Helping Communities Adapt to Climate Change
Even if society stopped emitting greenhouse gases today, the impacts of past and current emissions would be felt for decades. That’s why the Georgetown Climate Center is working with state and local policymakers to plan for flooding in coastal communities, to address water shortages in already dry regions of the country, and to offset the public health dangers related to climate change.
The Georgetown Climate Center provides states and local governments with best-practice models, legal analysis, policy work, and legislative tracking, and seeks to maximize the federal, state, regional, and local collaborations that are needed to implement new approaches to adaptation.
Learn more about the Center’s work on adaptation.
News and Updates
The State of Adaptation in the United States surveys activities underway to help communities prepare for climate change and identifies needs, challenges, and potential actions that communities can now pursue.
The report was commissioned by the MacArthur Foundation and was undertaken by EcoAdapt, the Georgetown Climate Center, the Climate Impacts Group at the University of Washington, and the University of California-Davis.
The report provides examples of societal responses to climate change in our planning and management of cities, agriculture, and natural resources. These examples include regulatory measures,...
Federal agency sustainability plans released on February 7, 2013, include climate change adaptation plans that outline initiatives to reduce the vulnerability of federal assets, programs, and investments to climate change impacts such as sea-level rise and more frequent and severe extreme weather events. Executive Order No. 13,514, issued by President Obama in 2009, set environmental and energy goals for federal agencies and required them to develop annual sustainability plans outlining how they will meet these goals. Agencies are required to reduce petroleum use in vehicles by 30 percent by 2020, improve water efficiency by 26 percent by 2020, divert or recycle 50 percent of waste by 2015, and meet other targets under the order....
In a new report, Preparing for the Rising Tide, the Boston Harbor Association finds that before 2100, nearly six percent of the city will be flooded twice daily at high tide. The report’s figures are based on an anticipated five feet of sea-level rise by 2100.
The severe flooding is also a problem in the here and now, report authors say. If Sandy’s storm surge had hit Boston five and a half hours earlier at high tide, the city would have experienced a 100-year coastal flood, which also could have left about six percent of the city submerged under water. As the seas continue to rise, so will the flooding problems created by storm surge. A similar 100-year storm surge...
On January 11, 2013, the National Climate Assessment Draft Advisory Committee (NCADAC) released a draft of the third National Climate Assessment Report. The report reinforces previous assessments that our climate is changing now and that the change is largely caused by human actions.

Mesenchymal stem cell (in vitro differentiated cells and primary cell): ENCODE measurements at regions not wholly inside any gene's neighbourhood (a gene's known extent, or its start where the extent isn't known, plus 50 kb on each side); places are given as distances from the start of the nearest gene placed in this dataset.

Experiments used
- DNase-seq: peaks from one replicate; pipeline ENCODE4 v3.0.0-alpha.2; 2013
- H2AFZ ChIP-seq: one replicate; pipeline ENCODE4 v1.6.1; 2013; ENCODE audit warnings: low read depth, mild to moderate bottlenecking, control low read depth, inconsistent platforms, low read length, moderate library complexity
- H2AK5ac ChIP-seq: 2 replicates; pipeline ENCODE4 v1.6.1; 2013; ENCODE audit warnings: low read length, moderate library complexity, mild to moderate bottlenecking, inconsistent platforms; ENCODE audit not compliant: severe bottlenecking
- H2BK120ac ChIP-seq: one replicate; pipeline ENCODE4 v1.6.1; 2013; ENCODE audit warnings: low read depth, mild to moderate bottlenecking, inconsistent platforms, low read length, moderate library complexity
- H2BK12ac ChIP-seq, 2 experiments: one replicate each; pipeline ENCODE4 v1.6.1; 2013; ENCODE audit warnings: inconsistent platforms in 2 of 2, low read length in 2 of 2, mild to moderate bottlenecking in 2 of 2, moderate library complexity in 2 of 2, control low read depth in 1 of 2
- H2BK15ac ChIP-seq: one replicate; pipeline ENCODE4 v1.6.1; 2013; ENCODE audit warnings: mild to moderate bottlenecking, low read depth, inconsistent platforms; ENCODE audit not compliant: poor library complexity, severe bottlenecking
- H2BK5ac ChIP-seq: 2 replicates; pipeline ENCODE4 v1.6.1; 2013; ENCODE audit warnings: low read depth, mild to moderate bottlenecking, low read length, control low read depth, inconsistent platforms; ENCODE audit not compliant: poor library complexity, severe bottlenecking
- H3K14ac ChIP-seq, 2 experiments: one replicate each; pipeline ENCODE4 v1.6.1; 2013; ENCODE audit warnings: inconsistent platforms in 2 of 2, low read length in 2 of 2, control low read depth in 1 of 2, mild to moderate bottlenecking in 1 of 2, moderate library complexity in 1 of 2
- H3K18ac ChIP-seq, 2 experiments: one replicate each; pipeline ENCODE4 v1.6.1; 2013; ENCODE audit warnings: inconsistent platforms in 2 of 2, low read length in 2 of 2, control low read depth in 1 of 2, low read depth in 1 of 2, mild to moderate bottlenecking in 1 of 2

The assessment confirms that past greenhouse gas emissions have already committed us to changes in climate, including higher temperatures, more extreme weather, rising sea levels, more drought, and higher risk of fires. The extent of climate change in the future depends on our ability to reduce emissions in the future. The trends identified in the second assessment in 2009 such as general warming, changes in precipitation...
On Dec. 28, 2012, Governor Martin O’Malley signed the "Climate Change and Coast Smart Construction Executive Order" to increase Maryland’s long term resiliency to flooding and sea-level rise. The order directs that all new and reconstructed state structures and other infrastructure improvements in Maryland be planned and constructed to avoid or minimize future flood damage.
“As storms such as Hurricane Sandy have shown, it is vital that we commit our resources and expertise to create a ready and resilient Maryland, by taking the necessary steps to adapt to the rising sea and unpredictable weather,” said Governor O’Malley. “In...
The Georgetown Climate Center recently hosted an important webinar about how communities can become more resilient to extreme weather and prepare for climate change through floodplain regulations.
The Dec. 6 webinar featured a discussion of a model sea-level rise ordinance developed by the Georgetown Climate Center and insights from three experienced planners from Iowa, New Hampshire, and Mississippi. Practitioners shared lessons learned and their experiences enhancing regulatory standards in floodplains in the wake of extreme weather events - lessons that may prove particularly valuable as the northeastern United States recovers from Superstorm Sandy.
The Georgetown Climate Center's Vicki Arroyo and Anthony Leiserowitz, director of the Yale Project on Climate Change Communication, recently discussed changing public opinions and prospects for new policy actions to address climate change on the National Public Radio program "On Point."
Click play below to listen to the Dec. 6 program.